• Lentils – red, green, brown, puy – buy these sources of protein dry for cheap and boil them yourself, or buy in tins to save some time.
  • Beans – red kidney beans, chickpeas, butter beans – yet another form of plant-based protein, perfect for adding to chillis or stews.
  • Brown rice – to make your portion of lentils, beans and pulses a complete protein (containing all 9 amino acids), serve with brown rice, or another wholegrain.
  • Quinoa – this grain is a complete protein all on its own, so it’s a really good one to have stocked up in the cupboard.
  • Jackfruit – if you want a less processed meat-like substitute, jackfruit is for you. Buy it prepped in a tin from Asian supermarkets, and then slow cook in BBQ sauce to replace pulled pork.
  • Frozen fruit – obviously, buy in a range of fruits and veg, but also keep a good supply of fruit – bananas, berries, mango – in the freezer to whizz into smoothies.

But What Do I Cook?!
Finding Recipes

chickpea omellete

Okay, so you have your fridge, your freezer, your cupboards, your downstairs loo and your neighbour’s porch stocked up with vegan food, now’s the real question… what do you actually cook with it all?!

Well, there are vegan recipes everywhere. For one, there’s an endless stream of vegan cookbooks coming out now – BOSH! is the highest-selling ever and Vegan One Pound Meals the most frugal. Cookbooks are ideal for giving you a good idea of just how many exciting dishes are available to you, and should give you peace of mind that you’re following a tried-and-tested recipe. Plus, charity shops very often have a few second-hand editions in, if you don’t want to splash out on a copy.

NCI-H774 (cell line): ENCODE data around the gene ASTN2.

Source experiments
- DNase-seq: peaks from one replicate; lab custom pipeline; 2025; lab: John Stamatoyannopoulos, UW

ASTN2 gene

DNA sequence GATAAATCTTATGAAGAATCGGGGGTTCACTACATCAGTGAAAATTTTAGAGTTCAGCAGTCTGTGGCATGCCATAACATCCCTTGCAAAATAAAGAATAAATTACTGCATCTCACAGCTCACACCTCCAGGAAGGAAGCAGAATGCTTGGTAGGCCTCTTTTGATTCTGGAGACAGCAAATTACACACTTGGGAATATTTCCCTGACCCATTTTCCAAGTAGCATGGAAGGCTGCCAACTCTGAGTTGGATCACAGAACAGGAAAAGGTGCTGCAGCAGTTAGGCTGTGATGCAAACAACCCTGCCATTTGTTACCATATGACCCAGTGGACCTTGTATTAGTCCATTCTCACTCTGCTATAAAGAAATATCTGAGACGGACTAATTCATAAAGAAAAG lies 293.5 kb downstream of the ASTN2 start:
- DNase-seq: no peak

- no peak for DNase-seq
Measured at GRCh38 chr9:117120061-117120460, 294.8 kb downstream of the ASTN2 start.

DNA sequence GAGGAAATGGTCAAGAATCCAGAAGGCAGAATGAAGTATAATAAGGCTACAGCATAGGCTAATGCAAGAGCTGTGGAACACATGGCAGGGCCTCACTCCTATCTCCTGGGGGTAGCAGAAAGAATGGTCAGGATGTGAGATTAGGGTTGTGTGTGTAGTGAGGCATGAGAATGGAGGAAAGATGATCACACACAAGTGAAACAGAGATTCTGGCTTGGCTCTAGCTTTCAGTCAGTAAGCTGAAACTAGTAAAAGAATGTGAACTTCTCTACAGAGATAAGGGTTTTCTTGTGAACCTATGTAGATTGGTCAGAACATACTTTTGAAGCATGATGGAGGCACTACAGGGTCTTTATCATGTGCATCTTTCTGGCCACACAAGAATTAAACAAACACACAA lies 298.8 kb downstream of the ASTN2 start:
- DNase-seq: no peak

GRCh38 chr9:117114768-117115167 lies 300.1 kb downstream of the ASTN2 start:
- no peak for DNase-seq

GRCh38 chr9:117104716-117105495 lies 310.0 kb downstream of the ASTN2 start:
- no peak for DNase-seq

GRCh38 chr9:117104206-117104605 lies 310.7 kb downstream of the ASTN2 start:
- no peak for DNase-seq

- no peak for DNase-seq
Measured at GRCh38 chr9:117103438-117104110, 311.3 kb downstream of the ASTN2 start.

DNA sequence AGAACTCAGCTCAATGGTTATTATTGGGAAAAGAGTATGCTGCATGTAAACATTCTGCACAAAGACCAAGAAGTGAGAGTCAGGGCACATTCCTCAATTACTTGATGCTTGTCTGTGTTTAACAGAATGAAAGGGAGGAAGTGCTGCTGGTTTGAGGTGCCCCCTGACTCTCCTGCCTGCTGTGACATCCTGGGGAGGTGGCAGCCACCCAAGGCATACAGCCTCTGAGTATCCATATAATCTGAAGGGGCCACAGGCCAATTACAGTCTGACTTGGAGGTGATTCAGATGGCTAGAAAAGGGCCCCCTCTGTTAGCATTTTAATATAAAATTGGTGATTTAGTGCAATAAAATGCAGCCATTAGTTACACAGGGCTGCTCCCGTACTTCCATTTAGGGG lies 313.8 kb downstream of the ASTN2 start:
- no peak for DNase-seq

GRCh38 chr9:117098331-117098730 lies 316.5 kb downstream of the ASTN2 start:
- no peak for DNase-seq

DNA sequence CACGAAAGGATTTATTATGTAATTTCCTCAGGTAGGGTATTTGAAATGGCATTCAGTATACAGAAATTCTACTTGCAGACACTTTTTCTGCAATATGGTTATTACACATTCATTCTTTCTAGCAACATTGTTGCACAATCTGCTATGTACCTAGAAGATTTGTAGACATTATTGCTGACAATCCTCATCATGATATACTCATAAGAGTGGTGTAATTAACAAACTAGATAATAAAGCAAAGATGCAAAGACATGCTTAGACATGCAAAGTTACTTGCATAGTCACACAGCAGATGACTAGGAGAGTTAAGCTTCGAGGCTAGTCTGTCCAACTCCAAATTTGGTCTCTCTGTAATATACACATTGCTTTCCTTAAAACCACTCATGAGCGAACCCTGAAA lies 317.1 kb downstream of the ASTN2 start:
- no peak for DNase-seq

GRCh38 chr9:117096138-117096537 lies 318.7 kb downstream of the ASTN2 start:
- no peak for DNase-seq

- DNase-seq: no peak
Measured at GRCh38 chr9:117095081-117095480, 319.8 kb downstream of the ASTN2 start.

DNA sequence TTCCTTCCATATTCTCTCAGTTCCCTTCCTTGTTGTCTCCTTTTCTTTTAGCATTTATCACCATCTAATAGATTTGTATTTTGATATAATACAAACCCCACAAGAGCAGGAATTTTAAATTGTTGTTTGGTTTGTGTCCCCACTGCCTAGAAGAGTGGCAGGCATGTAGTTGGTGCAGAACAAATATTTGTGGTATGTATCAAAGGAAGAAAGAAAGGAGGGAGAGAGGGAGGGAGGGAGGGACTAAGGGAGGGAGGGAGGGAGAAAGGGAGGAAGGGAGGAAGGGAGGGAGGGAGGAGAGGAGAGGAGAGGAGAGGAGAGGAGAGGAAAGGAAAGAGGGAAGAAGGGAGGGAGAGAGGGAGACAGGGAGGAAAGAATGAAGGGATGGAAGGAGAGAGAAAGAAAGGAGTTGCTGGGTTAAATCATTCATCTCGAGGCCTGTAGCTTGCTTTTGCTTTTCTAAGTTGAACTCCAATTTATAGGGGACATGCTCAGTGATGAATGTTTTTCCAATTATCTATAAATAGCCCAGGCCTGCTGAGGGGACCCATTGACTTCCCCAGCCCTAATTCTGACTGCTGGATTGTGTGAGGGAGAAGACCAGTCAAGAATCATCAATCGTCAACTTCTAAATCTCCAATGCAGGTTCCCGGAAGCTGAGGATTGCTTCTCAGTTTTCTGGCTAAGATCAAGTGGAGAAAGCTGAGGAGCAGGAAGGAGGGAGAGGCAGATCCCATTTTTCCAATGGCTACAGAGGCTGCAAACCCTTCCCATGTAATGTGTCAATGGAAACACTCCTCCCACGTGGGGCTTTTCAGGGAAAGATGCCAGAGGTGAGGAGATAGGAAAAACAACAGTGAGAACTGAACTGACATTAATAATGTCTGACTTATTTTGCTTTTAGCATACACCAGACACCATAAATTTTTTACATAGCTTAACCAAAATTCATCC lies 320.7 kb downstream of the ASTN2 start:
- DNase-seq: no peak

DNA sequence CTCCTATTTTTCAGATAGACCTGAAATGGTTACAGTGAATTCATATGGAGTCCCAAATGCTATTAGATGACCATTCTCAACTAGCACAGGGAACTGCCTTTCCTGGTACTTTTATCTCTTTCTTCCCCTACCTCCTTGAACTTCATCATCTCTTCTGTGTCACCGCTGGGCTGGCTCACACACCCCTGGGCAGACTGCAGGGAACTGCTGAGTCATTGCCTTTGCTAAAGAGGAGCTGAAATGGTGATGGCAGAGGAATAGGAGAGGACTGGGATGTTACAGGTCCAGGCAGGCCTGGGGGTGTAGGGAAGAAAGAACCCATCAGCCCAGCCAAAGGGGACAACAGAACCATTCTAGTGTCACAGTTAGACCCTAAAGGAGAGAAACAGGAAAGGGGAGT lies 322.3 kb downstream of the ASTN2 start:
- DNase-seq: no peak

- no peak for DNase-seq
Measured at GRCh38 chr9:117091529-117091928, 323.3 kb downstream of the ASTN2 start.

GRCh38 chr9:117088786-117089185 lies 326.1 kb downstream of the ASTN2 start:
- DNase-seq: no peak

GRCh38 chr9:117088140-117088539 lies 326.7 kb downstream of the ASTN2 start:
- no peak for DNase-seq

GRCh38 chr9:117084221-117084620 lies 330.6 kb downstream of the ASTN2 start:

cookies

If you don’t want to spend any money on recipes, though, the internet is your best friend! There are plenty of bloggers creating free vegan recipes regularly – two of my favourites are Oh She Glows and Minimalist Baker – and a quick google search will present you with thousands of recipes to follow. Either scroll through the recipe section on any number of vegan chef sites, or google specific ingredients/dishes to find a recipe for exactly what you fancy.

If you need a bit more guidance than simply picking out dishes you fancy yourself, you can search up curated lists of vegan recipe ideas for breakfast, lunch and dinner. On the Veganuary website itself, you can scroll through recipes filtered by cuisine type, or by which meal of the day you’re cooking. Simply following vegan food accounts on social media sites (like mine on Instagram, wink wink) will also expose you daily to new ideas in the kitchen. All the vegan cooking inspo you need is, quite literally, right at your fingertips.


What Do I Eat On The Go?!
Convenience Food

donuts

Okay, so it’s all very well and good preparing yourself endlessly within the comfort of your own home, but the vast majority of us spend a good amount of time out and about. What then?

Well, the first course of action is, again, PREPARATION! Pack snacks with you – fruit which keeps nicely like bananas and tangerines; packets of dried fruits and/or nuts; crudites like carrot and cucumber sticks. You can also make yourself a sandwich for a packed lunch – you’ll find an endless array of ideas online – or take dinner leftovers with you in Tupperware. Try to keep a supply of snack foods at home so you can leave the house feeling prepared.